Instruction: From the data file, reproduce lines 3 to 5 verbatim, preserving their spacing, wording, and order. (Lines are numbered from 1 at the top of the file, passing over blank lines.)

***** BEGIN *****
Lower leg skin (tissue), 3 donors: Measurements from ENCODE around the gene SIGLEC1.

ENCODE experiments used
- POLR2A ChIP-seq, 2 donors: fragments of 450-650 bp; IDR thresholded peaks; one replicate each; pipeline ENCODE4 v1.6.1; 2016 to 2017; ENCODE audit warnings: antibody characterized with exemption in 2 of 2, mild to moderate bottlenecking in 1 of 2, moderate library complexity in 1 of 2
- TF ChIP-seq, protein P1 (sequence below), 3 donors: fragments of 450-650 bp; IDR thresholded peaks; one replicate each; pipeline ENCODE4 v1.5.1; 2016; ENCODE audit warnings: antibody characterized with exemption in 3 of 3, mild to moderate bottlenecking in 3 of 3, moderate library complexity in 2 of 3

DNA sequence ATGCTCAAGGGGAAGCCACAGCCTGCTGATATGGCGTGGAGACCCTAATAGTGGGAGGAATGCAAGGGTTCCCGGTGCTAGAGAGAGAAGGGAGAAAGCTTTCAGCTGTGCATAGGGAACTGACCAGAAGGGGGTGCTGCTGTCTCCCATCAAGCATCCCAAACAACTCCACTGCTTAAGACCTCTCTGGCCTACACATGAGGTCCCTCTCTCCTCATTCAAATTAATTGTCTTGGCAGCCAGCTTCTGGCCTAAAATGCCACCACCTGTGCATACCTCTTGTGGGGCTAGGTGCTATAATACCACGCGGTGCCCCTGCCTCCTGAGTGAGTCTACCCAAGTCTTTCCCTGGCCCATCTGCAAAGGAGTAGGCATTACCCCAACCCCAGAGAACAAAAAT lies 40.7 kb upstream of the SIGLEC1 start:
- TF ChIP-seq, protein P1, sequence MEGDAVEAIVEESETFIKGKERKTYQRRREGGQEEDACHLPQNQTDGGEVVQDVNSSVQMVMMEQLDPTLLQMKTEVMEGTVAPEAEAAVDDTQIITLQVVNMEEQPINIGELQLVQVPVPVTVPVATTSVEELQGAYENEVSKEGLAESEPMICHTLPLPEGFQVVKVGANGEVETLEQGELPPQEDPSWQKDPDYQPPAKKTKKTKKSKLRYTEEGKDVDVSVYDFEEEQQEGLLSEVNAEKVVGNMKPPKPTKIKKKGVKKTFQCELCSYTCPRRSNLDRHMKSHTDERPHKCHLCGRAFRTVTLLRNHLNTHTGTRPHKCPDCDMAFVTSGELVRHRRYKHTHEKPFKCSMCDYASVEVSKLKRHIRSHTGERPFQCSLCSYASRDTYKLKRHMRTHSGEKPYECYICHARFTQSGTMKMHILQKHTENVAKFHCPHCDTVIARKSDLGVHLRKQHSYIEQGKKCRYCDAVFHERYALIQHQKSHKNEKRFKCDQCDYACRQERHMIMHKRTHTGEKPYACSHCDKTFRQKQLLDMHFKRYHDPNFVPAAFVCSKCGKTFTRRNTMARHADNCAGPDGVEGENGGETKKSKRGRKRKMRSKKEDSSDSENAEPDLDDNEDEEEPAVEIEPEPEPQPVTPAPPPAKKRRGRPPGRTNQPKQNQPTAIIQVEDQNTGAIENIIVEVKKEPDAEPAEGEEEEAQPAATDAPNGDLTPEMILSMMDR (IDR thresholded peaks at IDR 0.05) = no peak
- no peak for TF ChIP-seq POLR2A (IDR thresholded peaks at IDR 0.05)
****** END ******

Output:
- POLR2A ChIP-seq, 2 donors: fragments of 450-650 bp; IDR thresholded peaks; one replicate each; pipeline ENCODE4 v1.6.1; 2016 to 2017; ENCODE audit warnings: antibody characterized with exemption in 2 of 2, mild to moderate bottlenecking in 1 of 2, moderate library complexity in 1 of 2
- TF ChIP-seq, protein P1 (sequence below), 3 donors: fragments of 450-650 bp; IDR thresholded peaks; one replicate each; pipeline ENCODE4 v1.5.1; 2016; ENCODE audit warnings: antibody characterized with exemption in 3 of 3, mild to moderate bottlenecking in 3 of 3, moderate library complexity in 2 of 3

DNA sequence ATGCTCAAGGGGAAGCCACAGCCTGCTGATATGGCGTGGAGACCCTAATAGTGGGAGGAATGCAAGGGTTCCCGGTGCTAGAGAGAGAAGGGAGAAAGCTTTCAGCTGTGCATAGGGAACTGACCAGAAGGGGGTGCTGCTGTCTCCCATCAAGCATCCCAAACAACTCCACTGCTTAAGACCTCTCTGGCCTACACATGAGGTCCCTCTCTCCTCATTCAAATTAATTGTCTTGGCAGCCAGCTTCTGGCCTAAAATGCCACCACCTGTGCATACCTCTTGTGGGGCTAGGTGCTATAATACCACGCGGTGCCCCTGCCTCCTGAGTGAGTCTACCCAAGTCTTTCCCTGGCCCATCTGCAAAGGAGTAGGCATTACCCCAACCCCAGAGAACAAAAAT lies 40.7 kb upstream of the SIGLEC1 start: